Mr Frydenberg said the government had delivered $164 billion in direct financial support to help the country through its darkest economic year in generations.
“Our announced measures, together with large declines in taxation receipts, has seen a hit to the bottom line, but this has been necessary in order to cushion the blow for millions of Australians, and to keep businesses in business and keep Australians in jobs,” he said.
Economists are expecting the deficit for 2019-20 to reach at least $90 billion while the current year’s deficit could top $200 billion.
The full extent of the deficit for 2020-21 is not likely to be known until the October budget with the government considering extra spending measures, including a lift in the base rate of JobSeeker, bringing forward already legislated tax cuts as well as new infrastructure projects.
Treasury believes mining investment grew by 4 per cent in 19-20, a little above the 1 per cent predicted in the mid-year budget update. But it has slightly downgraded its forecast for the current year, to 9 per cent from a prediction of 12 per cent in December.
The worst of the damage will come through personal income taxes, which account for almost half of the federal government’s total revenue. Unemployment, expected to reach 8 per cent in the September quarter and go higher by year’s end, and the lowest wages growth on record will punch holes worth tens of billions of dollars into the budget.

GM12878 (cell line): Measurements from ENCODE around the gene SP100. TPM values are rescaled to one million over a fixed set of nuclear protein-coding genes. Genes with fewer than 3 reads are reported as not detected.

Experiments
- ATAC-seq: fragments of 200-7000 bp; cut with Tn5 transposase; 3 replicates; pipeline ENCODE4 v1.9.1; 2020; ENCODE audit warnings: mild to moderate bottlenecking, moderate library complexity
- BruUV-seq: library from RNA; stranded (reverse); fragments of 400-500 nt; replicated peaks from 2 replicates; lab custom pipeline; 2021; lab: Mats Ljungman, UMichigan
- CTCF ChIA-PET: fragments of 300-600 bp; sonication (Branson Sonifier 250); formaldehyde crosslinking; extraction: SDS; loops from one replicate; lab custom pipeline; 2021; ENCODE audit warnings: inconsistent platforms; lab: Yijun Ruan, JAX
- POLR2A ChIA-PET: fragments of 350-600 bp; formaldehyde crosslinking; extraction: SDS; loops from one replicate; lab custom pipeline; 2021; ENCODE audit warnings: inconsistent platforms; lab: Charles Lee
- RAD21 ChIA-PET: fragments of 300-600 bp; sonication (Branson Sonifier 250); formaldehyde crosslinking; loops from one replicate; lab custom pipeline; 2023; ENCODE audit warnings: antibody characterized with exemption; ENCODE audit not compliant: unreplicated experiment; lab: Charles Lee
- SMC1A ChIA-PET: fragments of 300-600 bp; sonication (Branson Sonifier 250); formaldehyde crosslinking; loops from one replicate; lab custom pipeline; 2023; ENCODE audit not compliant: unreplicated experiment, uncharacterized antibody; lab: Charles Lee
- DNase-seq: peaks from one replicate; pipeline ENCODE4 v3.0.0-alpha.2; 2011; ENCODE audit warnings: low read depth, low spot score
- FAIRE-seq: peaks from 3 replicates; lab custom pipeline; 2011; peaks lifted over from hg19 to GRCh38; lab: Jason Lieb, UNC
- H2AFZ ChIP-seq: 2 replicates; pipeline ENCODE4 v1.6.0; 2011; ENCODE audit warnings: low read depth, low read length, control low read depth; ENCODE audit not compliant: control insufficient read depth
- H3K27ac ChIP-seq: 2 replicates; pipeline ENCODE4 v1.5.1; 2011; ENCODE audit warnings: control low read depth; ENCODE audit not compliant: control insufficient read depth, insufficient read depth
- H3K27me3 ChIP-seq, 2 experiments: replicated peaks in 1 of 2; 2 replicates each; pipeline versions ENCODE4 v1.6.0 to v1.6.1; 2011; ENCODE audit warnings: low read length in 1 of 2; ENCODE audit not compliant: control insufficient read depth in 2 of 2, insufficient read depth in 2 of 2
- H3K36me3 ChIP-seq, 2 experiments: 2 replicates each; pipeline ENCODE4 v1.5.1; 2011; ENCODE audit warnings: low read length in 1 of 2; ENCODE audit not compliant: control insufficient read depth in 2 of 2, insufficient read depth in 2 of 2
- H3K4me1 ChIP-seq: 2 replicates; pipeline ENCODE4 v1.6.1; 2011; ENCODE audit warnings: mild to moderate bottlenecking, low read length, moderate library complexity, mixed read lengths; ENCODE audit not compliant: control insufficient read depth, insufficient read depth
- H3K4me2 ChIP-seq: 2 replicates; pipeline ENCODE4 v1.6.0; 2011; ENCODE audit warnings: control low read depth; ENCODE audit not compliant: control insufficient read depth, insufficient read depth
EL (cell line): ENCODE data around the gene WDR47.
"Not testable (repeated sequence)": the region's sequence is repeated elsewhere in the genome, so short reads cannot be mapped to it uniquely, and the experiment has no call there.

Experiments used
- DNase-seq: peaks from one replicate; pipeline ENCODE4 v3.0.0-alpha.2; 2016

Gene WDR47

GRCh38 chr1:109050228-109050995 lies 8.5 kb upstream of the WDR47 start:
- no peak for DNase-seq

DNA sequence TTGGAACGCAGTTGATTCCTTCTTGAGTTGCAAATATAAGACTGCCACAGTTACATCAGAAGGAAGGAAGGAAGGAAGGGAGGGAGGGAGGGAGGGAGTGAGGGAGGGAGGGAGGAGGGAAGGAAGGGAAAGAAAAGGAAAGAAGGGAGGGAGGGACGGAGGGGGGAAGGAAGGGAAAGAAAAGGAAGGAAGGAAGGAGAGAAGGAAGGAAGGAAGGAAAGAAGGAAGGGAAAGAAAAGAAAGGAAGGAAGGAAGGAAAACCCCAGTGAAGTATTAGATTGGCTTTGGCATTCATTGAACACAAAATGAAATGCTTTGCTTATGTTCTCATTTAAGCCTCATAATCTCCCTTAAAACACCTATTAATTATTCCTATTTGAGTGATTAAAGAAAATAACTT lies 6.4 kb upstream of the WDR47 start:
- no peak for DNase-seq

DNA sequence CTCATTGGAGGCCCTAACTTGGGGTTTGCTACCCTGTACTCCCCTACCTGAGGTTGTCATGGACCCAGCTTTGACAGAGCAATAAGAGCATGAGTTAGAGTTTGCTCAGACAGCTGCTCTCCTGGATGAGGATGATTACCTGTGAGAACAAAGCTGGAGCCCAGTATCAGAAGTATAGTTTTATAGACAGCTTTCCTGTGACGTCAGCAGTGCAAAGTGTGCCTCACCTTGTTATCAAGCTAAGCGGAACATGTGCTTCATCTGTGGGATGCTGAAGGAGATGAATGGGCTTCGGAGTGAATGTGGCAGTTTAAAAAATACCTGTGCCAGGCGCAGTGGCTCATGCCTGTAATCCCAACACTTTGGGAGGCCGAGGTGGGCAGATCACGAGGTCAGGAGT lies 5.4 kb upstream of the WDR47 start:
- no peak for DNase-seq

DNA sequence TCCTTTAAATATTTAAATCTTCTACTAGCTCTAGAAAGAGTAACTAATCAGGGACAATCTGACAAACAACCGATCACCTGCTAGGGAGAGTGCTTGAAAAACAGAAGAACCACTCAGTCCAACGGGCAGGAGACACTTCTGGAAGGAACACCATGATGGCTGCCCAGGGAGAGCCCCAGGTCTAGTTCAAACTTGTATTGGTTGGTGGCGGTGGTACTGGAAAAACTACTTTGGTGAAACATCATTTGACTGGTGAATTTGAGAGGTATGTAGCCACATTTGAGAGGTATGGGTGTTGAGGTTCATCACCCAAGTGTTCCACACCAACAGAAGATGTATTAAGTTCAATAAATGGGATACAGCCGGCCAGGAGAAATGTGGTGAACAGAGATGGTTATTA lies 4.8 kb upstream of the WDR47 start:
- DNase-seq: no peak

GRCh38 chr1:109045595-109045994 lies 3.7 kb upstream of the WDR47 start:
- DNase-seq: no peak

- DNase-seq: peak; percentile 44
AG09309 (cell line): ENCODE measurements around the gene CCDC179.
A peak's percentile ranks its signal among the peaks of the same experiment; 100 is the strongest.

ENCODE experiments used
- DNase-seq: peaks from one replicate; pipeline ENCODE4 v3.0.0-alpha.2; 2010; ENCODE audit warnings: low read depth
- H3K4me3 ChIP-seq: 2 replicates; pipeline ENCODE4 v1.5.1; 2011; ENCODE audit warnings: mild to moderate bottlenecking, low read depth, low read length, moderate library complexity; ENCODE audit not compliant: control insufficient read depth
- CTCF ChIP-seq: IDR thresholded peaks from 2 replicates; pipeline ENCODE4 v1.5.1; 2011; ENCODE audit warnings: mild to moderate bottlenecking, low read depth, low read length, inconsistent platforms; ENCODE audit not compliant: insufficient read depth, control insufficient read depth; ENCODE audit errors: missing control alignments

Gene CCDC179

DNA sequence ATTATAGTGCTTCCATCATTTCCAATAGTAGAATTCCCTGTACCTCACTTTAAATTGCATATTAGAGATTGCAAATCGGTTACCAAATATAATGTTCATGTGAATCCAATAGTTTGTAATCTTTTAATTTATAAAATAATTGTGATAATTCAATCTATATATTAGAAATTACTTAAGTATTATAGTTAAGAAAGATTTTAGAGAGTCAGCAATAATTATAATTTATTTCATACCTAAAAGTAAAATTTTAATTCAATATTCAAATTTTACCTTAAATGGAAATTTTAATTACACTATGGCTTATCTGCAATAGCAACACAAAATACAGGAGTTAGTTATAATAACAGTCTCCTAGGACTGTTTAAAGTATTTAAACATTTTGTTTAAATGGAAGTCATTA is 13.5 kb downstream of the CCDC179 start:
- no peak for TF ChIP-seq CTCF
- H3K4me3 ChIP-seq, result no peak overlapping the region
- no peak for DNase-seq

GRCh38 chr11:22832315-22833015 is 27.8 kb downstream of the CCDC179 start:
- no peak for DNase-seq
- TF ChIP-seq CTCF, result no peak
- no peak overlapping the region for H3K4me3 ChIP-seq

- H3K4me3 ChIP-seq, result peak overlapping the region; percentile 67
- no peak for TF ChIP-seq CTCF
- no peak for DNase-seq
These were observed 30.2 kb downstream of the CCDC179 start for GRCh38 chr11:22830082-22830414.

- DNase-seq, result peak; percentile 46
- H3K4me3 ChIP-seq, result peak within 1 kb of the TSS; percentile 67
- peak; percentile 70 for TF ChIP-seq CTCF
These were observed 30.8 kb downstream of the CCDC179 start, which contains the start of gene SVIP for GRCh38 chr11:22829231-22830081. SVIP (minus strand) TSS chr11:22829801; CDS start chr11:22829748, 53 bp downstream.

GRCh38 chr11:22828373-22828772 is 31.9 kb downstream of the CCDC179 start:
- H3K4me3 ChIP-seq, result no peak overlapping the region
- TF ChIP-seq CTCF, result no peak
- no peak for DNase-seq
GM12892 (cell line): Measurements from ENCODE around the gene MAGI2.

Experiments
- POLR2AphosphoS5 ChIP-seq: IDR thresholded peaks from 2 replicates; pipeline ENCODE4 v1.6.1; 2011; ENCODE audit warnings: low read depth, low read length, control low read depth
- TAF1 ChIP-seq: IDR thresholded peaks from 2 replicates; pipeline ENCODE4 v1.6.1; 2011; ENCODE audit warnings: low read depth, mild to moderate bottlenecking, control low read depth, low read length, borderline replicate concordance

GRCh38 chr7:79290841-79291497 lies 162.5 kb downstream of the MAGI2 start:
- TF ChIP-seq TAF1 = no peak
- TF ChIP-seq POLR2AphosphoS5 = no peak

The outlook will not be quite as dire as Treasury and the government had expected when much of the country was in lockdown to keep the coronavirus outbreak under control.
The budget update will upgrade forecasts around household consumption and dwelling investment while an originally feared 10 per cent collapse in GDP through the June quarter has been averted.
But the reintroduction of restrictions in Victoria to deal with its latest virus outbreak is estimated to cut national GDP $3.3 billion or 0.75 percentage points in the September quarter.
The update will focus on the limited scope of extra spending by the government expected beyond the current financial year, with Mr Frydenberg to highlight the budget’s “structural integrity” was being maintained.
But that has raised concerns about a so-called “fiscal cliff” later this year when much of the government’s economic support ends.
Despite the extension of the JobKeeper wage subsidy and the coronavirus supplement, government spending to deal with the pandemic is expected to fall from about $110 billion in the September quarter to about $40 billion through the final three months of the year.
Shadow treasurer Jim Chalmers said the update, which will only give forecasts for last year and 2020-21, had to be more than a “marketing exercise”.
“We need to know how bad the government expects this recession to get, how high unemployment will be for how long, and how much extra debt has piled up in addition to the record debt which already existed before [the] crisis,” he said.
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Shane is a senior economics correspondent for The Age and The Sydney Morning Herald.